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‘Major innovations come from individuals or small businesses’

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Since the dawn of democracy in 1994, Malawi has embraced trailer and hood manufacturers of all sorts, only to suffer a battering when the majority of them closed shop. However, some Malawians have resuscitated that dream, as Brown Trailer Manufacturing (BTM) Managing Director Brown Precious Chipapi discusses with RICHARD CHIROMBO. Excepts:

When did you establish your business and how many people are part of it?

Brown Trailer Manufacturing was established in 2020 and, so far, we have employed about 11 people.

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What inspired you to venture into this work, and not paid employment?

Having understood that not all people are lucky enough to be employed, I and my team came up with the idea to start our own garage, known as Brown Motors. That was in 2003. At one point, in 2019 to be precise, I went to South Africa to buy vehicle spare parts as we normally do. While there, I came across a number of Malawians who are in the logistics business, especially that of purchasing trailers. I discovered that some tracks were brought all the way from Malawi to South Africa to be repaired. In fact, I found both Malawians and people and representatives of other countries. I began to question myself why the people were coming from far away countries, including my own country Malawi, just to have a trailer repaired or for general maintenance of vehicles. I started my research and discovered that we don’t have well established trailer manufacturing centres in Malawi. I, therefore, introduced the idea to my team and we started working on it. That is how Brown Trailer Manufacturing Company was established.

What do you specialise in?

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We specialise in trailer manufacturing, trailer repair and maintenance, van manufacturing and van repairing.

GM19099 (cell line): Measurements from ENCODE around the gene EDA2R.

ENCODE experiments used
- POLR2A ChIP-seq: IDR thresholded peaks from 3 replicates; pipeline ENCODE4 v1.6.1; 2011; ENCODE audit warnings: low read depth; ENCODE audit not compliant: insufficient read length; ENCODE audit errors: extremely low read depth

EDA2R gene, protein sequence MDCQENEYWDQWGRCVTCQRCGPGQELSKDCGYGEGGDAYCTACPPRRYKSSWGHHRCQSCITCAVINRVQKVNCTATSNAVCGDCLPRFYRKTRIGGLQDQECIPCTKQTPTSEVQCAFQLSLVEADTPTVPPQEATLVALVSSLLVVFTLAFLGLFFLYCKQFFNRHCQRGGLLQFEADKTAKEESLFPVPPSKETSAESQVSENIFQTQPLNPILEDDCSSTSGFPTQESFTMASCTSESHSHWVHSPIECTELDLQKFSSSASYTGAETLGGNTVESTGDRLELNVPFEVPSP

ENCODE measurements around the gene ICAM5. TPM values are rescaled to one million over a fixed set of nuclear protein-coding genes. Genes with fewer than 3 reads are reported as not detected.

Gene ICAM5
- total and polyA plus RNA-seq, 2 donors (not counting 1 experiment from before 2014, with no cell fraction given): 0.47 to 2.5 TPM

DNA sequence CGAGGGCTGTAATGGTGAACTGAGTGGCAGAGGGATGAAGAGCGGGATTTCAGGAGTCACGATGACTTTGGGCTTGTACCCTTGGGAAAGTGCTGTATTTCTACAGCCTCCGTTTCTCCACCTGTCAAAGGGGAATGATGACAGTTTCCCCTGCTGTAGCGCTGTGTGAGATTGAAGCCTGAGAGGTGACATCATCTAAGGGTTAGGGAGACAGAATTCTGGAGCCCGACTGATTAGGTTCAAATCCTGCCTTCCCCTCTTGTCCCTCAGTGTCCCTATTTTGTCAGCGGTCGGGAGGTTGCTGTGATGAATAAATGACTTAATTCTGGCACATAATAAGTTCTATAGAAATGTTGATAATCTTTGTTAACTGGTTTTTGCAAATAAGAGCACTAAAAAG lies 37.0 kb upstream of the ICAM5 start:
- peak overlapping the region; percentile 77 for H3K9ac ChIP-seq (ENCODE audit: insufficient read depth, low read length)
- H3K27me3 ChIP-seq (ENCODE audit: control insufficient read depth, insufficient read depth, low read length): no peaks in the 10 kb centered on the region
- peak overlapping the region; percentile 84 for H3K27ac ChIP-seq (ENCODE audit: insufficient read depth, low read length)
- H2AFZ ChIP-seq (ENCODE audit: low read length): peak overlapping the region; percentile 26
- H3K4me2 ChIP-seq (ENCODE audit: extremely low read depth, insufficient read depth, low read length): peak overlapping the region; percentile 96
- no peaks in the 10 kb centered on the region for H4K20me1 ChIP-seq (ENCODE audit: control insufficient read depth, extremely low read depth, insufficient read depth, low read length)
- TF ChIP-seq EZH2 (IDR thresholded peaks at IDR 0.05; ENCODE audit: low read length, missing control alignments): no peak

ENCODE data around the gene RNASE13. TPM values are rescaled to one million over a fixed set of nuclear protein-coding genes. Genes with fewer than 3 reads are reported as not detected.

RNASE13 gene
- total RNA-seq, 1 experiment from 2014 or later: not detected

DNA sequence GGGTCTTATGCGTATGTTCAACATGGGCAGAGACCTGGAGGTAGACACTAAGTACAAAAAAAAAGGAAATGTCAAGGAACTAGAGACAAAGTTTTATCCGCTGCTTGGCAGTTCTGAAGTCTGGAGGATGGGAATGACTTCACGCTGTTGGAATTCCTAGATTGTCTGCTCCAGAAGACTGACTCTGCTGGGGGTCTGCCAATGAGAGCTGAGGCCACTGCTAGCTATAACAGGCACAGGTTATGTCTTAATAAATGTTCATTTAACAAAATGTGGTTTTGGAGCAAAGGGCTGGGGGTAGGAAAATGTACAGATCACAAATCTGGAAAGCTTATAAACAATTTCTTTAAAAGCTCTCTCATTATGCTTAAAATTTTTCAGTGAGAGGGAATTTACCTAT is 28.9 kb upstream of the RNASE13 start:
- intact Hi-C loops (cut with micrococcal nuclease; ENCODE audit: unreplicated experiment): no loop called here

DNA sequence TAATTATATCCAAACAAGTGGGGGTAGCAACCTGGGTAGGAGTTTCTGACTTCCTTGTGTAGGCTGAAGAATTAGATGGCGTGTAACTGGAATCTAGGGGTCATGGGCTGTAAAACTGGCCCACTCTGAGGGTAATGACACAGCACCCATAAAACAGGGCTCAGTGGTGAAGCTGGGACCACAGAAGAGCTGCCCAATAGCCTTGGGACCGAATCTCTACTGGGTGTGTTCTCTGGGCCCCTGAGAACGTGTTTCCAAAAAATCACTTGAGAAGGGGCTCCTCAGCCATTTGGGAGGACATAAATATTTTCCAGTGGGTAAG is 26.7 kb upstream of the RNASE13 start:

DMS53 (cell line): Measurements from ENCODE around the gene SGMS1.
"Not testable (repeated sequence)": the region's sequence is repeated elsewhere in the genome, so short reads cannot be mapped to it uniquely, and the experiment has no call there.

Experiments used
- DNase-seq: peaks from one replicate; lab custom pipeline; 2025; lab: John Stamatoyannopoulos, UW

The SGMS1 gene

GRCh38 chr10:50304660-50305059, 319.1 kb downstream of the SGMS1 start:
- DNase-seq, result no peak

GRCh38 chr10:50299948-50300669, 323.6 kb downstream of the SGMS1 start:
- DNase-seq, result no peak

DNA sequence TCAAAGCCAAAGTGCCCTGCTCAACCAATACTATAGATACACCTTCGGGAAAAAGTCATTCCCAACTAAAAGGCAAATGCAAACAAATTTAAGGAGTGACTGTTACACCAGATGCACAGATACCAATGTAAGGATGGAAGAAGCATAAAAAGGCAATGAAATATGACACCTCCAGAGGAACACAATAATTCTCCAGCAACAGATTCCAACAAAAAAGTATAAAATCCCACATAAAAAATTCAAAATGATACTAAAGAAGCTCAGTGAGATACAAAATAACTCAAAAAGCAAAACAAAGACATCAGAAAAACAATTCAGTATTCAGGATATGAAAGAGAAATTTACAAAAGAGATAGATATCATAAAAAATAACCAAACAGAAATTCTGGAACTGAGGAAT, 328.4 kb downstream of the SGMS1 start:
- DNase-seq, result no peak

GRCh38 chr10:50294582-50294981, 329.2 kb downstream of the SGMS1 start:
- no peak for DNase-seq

Recently, the government gazetted rules that will ensure that 60 percent of businesses go to indigenous Malawians. Do you see yourself benefitting from the initiative?

Yes. If we have more job opportunities, the more we employ and reduce unemployment rates. We can develop our country as well as impart a great deal of knowledge in those interested in working in the manufacturing industry.

What products distinguish you from the rest of the competition?

We, at BTM, specialise in many metal productions. Sooner or later, we are introducing our newly designed mobile clinic van, food service trailers, among others, in order to satisfy both the Malawi and foreign markets.

What is the advantage of venturing into entrepreneurship?

History has shown that major innovations come from individuals or small businesses, which is quite important to the growth of our economy. Thus, it is a great way of expressing creativity. Entrepreneurship also awards the drive and inspiration of following a vision and fulfilling it while growing from the experience along the way. There is great potential in profit-making, especially where resource allocation is flexible, allowing us to save up some money with reduced spending.

How many branches do you have and what are your plans from the next five years?

Currently, we have one branch here in Blantyre but it is our sincere hope to endeavour on catering for the whole of Southern African Development Community (Sadc) region. There are many countries in Sadc, thus widening our scope of service delivery and capacity in production.

How have you contributed to employment creation in Malawi?

We have employed people from different regions in Malawi. We are also giving youths an opportunity for internships in this field.

What are the opportunities in the business?

Seeing the gaps in the market and being able to fill that gap is a great opportunity for us. As a manufacturing company, this gives us a greater platform to be innovative such that we are able to have custom-made products for our specific clients in accordance to their demands in transportation.

What challenges are there in Malawi?

One of the biggest challenges is that of acquisition of production materials, which are mostly obtained from abroad, thus the need for huge sums of foreign exchange in order to get materials. Once the materials are purchased, it is also quite challenging to get them delivered in the right space of time with consideration of some of the travel restrictions placed upon some countries. The manufacturing business is not the easiest way to start as it requires heavy investment not just on purchasing materials for production but also in machinery and people to develop the right skills to operate it. With high investment comes high risk. As we are building our brand, we will be building our reputation on a market that is not familiar with our work but we intend to work vigilantly to raise our flag high.

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